It’s no secret that every day we are advancing in the area of technology and increasing the number of tasks completed by computers and/or automation. The construction industry is one that may overall be slower to adapt to incorporating advanced technology into their everyday duties, but as we see technology beginning to become a standard for even them, we see the impacts technology has had on the industry overall.
When we say technology, we are not only talking about the obvious, like going paperless or the use of tablets on job sites, but also the increased capabilities of machinery. We are continually seeing increases in the quickness, durability, capabilities and effectiveness of machines and tools used on and off site.
Here are some ways technology has truly changed our industry and helped to increase productivity, and time management:
- The use of iPads. The use of iPads or tablets has not only increased organization by allowing all paperwork to be safety stored in one place, but it has also improved timeliness. Now documents and contracts can be sent where they need to be sent immediately and from there, next steps can be scheduled almost immediately as well. Real-time data is a huge advantage for the construction industry. Not only does it allow for instant sharing of information, but it also helps to increase the amount of jobs that can be taken on, as well as improves accuracy of the data to be used in future decisions/research.
- Elimination of “doing it by hand.” On top of the easiness created by going paperless, tablets in the field has also eliminated the need to do things by hand. One small mishap or miscalculation used to mean potential for hours of added work. Now it means one simple click of a button, or swipe of a finger and the mistake is fixed. At The Brothers that just do Gutters, we are fully digitalized and when our Contact Center schedules an appointment, it is sent directly to our estimator’s iPad, During the estimate, photos are taken and the scope is fully laid out in a digital document created on the iPad.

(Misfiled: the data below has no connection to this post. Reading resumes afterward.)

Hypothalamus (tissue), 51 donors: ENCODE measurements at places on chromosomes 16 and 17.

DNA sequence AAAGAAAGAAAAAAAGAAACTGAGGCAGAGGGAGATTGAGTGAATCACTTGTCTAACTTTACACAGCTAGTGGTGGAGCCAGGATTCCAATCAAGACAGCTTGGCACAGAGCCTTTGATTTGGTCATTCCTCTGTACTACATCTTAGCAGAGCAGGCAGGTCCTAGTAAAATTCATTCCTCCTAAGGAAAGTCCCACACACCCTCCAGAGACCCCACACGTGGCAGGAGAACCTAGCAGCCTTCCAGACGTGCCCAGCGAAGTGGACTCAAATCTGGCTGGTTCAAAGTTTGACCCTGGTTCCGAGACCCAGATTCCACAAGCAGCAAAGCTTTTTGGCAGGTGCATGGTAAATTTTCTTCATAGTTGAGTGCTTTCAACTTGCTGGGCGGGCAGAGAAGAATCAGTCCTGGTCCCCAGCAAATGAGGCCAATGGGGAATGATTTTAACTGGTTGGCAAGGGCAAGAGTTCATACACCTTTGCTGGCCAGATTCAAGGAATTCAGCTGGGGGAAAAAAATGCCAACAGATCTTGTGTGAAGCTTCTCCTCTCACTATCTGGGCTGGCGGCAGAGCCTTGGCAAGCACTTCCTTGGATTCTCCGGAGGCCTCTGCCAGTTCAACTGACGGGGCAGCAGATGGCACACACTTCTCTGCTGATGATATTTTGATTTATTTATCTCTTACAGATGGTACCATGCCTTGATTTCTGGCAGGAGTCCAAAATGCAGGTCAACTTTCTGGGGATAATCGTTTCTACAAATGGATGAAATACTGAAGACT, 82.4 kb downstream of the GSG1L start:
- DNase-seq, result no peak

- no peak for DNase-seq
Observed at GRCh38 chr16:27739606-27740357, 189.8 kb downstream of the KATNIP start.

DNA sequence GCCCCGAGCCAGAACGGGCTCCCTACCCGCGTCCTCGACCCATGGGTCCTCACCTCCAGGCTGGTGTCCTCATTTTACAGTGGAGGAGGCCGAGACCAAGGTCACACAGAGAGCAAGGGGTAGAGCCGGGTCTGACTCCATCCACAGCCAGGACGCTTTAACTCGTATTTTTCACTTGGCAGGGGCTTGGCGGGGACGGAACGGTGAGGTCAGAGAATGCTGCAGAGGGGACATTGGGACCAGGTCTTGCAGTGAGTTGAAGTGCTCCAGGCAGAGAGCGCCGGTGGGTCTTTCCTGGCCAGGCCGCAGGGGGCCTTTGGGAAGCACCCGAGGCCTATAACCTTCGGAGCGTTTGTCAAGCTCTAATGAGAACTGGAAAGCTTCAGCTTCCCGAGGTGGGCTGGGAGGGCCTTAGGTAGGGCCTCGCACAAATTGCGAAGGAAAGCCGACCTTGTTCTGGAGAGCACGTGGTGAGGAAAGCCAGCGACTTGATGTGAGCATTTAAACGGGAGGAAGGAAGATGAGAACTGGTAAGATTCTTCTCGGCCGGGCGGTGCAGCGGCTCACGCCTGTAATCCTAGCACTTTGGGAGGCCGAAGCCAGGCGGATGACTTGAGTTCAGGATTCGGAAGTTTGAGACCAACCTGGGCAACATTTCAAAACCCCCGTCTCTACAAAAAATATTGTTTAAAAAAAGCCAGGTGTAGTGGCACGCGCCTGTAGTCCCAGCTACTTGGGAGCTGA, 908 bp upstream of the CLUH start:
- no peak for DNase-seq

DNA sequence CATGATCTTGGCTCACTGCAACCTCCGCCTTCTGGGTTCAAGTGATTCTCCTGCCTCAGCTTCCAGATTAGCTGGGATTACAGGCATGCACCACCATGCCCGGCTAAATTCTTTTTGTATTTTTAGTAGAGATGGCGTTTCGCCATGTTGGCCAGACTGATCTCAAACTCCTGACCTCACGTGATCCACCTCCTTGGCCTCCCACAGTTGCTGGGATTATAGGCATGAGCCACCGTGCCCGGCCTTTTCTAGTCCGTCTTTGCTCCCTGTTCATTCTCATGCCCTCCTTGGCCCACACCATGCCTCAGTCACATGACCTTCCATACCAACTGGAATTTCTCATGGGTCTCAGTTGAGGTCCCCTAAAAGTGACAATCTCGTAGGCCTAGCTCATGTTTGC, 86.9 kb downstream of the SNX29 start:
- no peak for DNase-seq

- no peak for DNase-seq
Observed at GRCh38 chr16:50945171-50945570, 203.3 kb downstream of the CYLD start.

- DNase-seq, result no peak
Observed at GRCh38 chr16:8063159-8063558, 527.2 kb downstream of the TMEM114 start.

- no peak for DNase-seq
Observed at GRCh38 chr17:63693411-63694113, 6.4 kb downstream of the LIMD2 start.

- New skillsets required. Workers entering into and/or working in the manual labor industry for years are now required to have new skills they never needed before. Knowing how to use these technologies is a huge requirement for being qualified for these positions. Of course these skills can be taught, but in a pool of candidates, those that already posses the technology knowledge and skills needed to operate in the field, may be more likely to secure a position.
- Software, programs and apps. Chances are, unless you are still running your construction business under the “old school way of thinking,” your company is probably using some sort of software, technology system, or application to schedule jobs, complete payments and monitor jobsites. At The Brothers that just do Gutters we teamed up with Servicebridge and ServiceCEO to become fully digitalized. We also use GPS within our trucks to monitor job status.
- Health and safety. Health and safety within the construction and trades industry is not like it was 25-50 years ago. There are now strict rules, regulations, and guidelines for jobsite safety and working environments. These rules have been put into place to ensure the safety of the workers. Many construction companies also now offer workers compensation and require OSHA certification. If these guidelines and certifications are not followed or taken seriously, there are now stricter punishment possibilities for managers.
Adapting to change is extremely important in the success of a business as technology continues to change and advance. Often if a company or worker is not willing to adapt, and/or learn new skills, they may find it hard to grow with/maintain a position of success. Leadership is a huge part of adapting, and recognizing your team for their achievements is often a huge factor in fostering their continued success. The skillsets now required to work in manual labor, and the lack of skilled tradesmen begs the question, will skilled tradesmen eventually be making as much as doctors?